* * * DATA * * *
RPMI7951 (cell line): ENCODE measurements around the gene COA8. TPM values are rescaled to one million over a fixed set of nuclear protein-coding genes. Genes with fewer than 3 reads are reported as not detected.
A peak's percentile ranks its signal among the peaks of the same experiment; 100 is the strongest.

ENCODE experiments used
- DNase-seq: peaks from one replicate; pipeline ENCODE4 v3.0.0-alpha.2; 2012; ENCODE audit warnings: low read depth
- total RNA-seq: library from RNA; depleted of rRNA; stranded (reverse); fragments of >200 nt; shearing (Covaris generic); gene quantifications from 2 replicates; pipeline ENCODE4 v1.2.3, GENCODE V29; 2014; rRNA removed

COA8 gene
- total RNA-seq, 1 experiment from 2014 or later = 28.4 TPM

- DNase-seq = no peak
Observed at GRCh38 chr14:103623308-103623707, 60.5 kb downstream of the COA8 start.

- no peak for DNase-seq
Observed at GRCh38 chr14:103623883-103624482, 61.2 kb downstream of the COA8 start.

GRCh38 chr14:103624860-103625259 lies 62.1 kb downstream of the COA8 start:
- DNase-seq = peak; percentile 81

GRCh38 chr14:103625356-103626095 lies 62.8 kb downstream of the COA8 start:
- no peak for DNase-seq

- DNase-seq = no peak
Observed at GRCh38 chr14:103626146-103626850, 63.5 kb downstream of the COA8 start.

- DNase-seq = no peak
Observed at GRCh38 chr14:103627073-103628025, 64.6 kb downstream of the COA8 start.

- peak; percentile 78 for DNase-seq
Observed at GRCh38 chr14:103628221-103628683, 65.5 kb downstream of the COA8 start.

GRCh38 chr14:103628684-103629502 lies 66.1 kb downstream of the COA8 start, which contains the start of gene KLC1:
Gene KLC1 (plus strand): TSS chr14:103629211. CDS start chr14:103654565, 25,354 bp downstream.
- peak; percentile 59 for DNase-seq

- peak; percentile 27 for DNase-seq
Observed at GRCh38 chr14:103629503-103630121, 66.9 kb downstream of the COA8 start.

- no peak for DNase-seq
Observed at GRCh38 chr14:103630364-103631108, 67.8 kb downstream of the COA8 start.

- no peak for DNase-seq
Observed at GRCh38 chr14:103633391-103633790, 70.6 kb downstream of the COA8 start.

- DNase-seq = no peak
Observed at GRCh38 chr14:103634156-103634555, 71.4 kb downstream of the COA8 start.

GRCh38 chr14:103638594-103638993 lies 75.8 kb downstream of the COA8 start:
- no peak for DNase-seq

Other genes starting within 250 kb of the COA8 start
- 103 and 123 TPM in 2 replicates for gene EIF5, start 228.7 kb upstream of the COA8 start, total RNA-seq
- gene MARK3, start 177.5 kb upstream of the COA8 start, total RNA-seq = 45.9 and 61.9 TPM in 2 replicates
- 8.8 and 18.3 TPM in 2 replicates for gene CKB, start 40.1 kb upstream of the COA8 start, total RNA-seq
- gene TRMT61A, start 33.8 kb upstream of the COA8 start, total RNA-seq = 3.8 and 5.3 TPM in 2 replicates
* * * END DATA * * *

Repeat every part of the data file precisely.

RPMI7951 (cell line): ENCODE measurements around the gene COA8. TPM values are rescaled to one million over a fixed set of nuclear protein-coding genes. Genes with fewer than 3 reads are reported as not detected.
A peak's percentile ranks its signal among the peaks of the same experiment; 100 is the strongest.

ENCODE experiments used
- DNase-seq: peaks from one replicate; pipeline ENCODE4 v3.0.0-alpha.2; 2012; ENCODE audit warnings: low read depth
- total RNA-seq: library from RNA; depleted of rRNA; stranded (reverse); fragments of >200 nt; shearing (Covaris generic); gene quantifications from 2 replicates; pipeline ENCODE4 v1.2.3, GENCODE V29; 2014; rRNA removed

COA8 gene
- total RNA-seq, 1 experiment from 2014 or later = 28.4 TPM

- DNase-seq = no peak
Observed at GRCh38 chr14:103623308-103623707, 60.5 kb downstream of the COA8 start.

- no peak for DNase-seq
Observed at GRCh38 chr14:103623883-103624482, 61.2 kb downstream of the COA8 start.

GRCh38 chr14:103624860-103625259 lies 62.1 kb downstream of the COA8 start:
- DNase-seq = peak; percentile 81

GRCh38 chr14:103625356-103626095 lies 62.8 kb downstream of the COA8 start:
- no peak for DNase-seq

- DNase-seq = no peak
Observed at GRCh38 chr14:103626146-103626850, 63.5 kb downstream of the COA8 start.

- DNase-seq = no peak
Observed at GRCh38 chr14:103627073-103628025, 64.6 kb downstream of the COA8 start.

- peak; percentile 78 for DNase-seq
Observed at GRCh38 chr14:103628221-103628683, 65.5 kb downstream of the COA8 start.

GRCh38 chr14:103628684-103629502 lies 66.1 kb downstream of the COA8 start, which contains the start of gene KLC1:
Gene KLC1 (plus strand): TSS chr14:103629211. CDS start chr14:103654565, 25,354 bp downstream.
- peak; percentile 59 for DNase-seq

- peak; percentile 27 for DNase-seq
Observed at GRCh38 chr14:103629503-103630121, 66.9 kb downstream of the COA8 start.

- no peak for DNase-seq
Observed at GRCh38 chr14:103630364-103631108, 67.8 kb downstream of the COA8 start.

- no peak for DNase-seq
Observed at GRCh38 chr14:103633391-103633790, 70.6 kb downstream of the COA8 start.

- DNase-seq = no peak
Observed at GRCh38 chr14:103634156-103634555, 71.4 kb downstream of the COA8 start.

GRCh38 chr14:103638594-103638993 lies 75.8 kb downstream of the COA8 start:
- no peak for DNase-seq

Other genes starting within 250 kb of the COA8 start
- 103 and 123 TPM in 2 replicates for gene EIF5, start 228.7 kb upstream of the COA8 start, total RNA-seq
- gene MARK3, start 177.5 kb upstream of the COA8 start, total RNA-seq = 45.9 and 61.9 TPM in 2 replicates
- 8.8 and 18.3 TPM in 2 replicates for gene CKB, start 40.1 kb upstream of the COA8 start, total RNA-seq
- gene TRMT61A, start 33.8 kb upstream of the COA8 start, total RNA-seq = 3.8 and 5.3 TPM in 2 replicates